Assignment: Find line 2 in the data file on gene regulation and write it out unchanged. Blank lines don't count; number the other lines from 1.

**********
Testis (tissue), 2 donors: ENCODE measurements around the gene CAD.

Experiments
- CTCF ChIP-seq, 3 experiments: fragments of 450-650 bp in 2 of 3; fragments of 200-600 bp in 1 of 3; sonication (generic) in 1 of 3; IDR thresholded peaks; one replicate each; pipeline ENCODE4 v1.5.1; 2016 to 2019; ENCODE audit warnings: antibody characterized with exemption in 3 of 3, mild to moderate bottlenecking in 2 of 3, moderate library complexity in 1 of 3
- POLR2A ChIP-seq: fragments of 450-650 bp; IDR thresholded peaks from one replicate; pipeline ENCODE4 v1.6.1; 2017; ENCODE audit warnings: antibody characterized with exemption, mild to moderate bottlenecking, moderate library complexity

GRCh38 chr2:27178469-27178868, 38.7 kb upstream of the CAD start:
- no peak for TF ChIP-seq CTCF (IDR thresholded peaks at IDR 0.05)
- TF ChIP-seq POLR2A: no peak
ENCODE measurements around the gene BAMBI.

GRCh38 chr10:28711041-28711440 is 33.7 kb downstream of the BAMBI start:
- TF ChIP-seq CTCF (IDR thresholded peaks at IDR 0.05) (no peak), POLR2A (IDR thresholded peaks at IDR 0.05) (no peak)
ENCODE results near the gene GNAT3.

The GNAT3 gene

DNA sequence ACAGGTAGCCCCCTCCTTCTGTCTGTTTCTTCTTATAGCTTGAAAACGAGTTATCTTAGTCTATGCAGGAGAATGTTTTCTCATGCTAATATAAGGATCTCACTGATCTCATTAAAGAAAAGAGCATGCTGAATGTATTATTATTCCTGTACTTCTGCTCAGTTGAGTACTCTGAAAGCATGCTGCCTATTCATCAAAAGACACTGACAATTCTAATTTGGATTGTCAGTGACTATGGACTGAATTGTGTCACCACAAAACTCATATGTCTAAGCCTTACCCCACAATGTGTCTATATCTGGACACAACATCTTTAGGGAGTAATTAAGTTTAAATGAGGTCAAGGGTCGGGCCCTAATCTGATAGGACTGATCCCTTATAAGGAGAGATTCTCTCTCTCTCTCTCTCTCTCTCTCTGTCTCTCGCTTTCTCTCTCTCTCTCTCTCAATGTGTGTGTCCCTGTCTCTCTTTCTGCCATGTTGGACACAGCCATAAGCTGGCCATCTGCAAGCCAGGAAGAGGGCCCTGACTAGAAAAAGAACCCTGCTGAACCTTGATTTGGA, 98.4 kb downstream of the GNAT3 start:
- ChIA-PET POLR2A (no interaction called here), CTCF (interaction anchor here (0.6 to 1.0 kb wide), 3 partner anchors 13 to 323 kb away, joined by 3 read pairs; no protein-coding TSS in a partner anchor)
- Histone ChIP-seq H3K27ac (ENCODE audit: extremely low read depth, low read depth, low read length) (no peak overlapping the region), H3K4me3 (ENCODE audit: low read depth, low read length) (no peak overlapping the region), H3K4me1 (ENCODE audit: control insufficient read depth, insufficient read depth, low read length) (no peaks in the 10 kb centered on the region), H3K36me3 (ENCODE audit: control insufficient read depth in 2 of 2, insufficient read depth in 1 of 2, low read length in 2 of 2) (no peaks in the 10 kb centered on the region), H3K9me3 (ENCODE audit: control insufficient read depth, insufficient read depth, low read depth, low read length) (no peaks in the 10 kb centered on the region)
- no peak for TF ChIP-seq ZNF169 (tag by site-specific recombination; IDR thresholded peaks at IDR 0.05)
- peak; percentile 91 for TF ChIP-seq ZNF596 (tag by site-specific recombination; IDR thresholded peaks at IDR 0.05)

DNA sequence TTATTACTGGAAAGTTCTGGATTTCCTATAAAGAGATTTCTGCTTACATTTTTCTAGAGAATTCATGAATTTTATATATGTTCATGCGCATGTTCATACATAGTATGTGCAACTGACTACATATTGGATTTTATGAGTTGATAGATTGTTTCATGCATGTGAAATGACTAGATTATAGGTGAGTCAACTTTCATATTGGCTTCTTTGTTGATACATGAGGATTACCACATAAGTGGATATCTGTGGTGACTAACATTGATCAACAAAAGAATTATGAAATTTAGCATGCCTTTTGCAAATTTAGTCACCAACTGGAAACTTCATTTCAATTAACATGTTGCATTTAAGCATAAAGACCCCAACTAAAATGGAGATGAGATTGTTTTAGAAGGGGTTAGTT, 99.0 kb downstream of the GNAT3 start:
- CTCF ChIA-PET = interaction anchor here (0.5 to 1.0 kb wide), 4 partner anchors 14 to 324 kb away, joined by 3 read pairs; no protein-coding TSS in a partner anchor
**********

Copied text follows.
Experiments